There’s a blue box of “Ibuprofieno” in the lower right-hand corner. That’s 400 mg Ibuprofen, double the strength of the Ibuprofen you buy at your favorite pharmacy. The package next to it, Wermy is for dealing with intestinal parasites. I also saw antibiotics and other common medicines which would be good to have on hand in an emergency.
What I Didn’t Find
While I found a lot of really great things in my trip to the flea market; there were a few things I was expecting to find, which I was surprised that I didn’t find. I suspect that I would find them if I went to the other flea market in the area, which is bigger or even if I went on another day, so I wouldn’t give up hope, just because I didn’t find them on this trip.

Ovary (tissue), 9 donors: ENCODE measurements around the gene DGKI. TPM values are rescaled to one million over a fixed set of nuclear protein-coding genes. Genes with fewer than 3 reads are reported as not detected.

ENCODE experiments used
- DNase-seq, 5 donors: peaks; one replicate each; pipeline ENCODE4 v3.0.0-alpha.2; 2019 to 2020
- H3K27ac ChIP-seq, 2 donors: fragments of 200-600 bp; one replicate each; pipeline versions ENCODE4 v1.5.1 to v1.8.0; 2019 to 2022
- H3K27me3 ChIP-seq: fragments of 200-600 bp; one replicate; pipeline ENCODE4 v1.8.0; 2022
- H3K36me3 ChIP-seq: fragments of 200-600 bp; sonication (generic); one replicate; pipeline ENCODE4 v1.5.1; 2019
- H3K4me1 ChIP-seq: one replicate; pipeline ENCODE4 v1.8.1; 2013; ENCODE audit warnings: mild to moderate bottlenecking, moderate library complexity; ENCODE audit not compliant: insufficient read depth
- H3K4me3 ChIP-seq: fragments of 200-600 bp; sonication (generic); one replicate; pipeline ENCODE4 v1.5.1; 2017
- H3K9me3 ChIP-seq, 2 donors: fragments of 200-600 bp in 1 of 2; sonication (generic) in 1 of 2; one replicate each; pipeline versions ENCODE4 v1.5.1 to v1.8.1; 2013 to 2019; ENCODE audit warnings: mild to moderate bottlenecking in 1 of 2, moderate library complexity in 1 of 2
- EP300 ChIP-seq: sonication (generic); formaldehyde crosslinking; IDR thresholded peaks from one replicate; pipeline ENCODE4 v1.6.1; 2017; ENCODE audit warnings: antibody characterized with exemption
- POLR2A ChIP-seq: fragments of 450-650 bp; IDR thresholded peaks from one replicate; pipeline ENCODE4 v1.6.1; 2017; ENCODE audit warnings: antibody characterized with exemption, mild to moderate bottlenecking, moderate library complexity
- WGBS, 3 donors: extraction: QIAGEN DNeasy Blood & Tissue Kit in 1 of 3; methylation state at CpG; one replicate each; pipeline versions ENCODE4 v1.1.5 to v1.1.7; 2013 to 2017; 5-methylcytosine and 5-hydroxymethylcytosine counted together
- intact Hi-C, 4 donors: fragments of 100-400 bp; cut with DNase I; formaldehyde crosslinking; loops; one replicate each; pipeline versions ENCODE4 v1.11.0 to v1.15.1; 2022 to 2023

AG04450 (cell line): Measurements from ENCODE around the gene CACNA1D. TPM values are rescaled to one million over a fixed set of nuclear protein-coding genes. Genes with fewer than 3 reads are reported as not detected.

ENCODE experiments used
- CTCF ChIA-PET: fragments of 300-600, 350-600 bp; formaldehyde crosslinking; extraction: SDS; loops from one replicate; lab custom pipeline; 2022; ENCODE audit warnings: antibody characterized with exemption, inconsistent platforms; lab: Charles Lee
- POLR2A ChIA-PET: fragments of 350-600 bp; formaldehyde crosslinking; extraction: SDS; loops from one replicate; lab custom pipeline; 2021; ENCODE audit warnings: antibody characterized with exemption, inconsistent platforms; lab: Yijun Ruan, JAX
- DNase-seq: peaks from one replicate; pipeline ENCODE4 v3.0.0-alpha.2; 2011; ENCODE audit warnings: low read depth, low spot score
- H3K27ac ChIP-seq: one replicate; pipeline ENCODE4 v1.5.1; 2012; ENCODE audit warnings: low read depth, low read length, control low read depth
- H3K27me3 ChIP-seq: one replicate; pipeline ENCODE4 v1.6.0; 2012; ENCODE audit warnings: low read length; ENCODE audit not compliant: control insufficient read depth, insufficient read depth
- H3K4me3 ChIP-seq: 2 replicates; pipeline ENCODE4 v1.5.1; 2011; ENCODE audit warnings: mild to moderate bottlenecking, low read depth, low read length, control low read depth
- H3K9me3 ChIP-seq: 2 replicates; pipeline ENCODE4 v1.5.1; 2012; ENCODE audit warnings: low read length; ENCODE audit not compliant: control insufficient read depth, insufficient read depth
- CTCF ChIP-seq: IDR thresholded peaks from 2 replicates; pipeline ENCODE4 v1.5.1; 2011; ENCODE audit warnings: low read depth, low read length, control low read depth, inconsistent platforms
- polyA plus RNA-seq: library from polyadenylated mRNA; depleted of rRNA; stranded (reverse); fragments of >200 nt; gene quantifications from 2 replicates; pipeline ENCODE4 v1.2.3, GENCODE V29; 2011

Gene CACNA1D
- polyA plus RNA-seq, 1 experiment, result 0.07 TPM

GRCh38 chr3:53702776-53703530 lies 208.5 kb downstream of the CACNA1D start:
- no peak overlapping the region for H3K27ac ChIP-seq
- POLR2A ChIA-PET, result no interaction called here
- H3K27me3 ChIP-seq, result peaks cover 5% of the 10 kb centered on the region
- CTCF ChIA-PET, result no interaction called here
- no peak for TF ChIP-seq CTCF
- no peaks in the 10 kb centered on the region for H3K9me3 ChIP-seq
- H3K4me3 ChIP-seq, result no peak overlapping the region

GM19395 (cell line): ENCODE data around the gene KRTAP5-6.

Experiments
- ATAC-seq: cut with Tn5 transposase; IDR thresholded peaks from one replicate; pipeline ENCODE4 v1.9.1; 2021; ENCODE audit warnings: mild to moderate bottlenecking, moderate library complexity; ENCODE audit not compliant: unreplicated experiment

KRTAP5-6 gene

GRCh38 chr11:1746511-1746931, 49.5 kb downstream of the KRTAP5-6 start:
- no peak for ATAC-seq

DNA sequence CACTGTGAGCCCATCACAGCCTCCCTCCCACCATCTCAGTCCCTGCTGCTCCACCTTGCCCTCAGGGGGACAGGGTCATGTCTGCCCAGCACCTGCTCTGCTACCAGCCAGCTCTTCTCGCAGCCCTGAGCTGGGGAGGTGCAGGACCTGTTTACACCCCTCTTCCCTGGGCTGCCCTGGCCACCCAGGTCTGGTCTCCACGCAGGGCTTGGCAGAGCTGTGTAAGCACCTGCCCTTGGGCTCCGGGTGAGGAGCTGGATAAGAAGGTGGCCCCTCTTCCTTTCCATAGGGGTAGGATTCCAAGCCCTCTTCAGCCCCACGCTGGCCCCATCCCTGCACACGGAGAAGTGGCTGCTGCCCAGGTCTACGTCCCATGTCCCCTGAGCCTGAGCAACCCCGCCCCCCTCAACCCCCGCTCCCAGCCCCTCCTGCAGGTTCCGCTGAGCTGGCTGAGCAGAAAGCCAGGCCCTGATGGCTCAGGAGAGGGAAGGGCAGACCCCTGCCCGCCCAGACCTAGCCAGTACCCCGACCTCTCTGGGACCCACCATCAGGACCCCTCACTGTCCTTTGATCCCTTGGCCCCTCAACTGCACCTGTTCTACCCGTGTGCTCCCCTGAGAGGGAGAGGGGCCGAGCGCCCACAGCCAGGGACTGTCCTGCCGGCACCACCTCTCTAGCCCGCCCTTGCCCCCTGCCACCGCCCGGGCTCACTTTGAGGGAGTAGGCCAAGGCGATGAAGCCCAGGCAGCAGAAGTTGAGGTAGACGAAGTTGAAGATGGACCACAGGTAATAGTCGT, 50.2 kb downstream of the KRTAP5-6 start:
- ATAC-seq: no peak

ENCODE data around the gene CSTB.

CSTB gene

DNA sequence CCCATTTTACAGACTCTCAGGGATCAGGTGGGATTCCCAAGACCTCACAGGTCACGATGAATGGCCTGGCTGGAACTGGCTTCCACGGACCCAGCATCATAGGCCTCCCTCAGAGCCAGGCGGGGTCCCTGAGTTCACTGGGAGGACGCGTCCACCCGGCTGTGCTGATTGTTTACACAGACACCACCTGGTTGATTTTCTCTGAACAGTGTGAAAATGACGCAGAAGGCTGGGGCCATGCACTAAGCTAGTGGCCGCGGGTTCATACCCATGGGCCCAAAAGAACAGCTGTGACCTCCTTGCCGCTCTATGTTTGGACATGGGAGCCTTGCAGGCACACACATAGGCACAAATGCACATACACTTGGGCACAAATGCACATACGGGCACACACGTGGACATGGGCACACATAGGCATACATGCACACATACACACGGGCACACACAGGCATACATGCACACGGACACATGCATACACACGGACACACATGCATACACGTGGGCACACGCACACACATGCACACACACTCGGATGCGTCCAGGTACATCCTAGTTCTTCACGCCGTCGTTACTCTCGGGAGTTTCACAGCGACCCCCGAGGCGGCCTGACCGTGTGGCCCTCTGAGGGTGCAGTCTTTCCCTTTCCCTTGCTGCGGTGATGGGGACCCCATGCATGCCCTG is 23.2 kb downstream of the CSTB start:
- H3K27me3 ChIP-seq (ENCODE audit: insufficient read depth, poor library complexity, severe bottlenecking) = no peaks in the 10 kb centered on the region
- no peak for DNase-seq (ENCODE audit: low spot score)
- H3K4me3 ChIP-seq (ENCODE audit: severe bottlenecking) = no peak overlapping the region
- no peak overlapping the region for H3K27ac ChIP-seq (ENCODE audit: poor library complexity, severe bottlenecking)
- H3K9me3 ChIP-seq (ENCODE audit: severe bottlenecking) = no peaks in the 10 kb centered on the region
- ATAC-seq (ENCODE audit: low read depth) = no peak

- Camping gear (I know I’ve seen this before at flea markets)
- Cast-iron cookware
- Candles (to melt down and make survival candles out of
- Five-gallon buckets
- Coats (I know they have those at the other flea market)
- Canning jars
- Oil-burning lamps
- Old sewing machine (to convert to pedal operation)
- Car batteries (for battery backup system)
- Backpacks (for bug out bags)
Nevertheless, the one thing I did prove to myself is that you can find some really great prepping gear at the local flea market, if you’re willing to take the time to push your way through the crowds. As I had suspected, this was much more efficient than going to garage sales, as I was able to check out a lot of stuff in one place, saving myself all the time of driving from one garage sale to the next.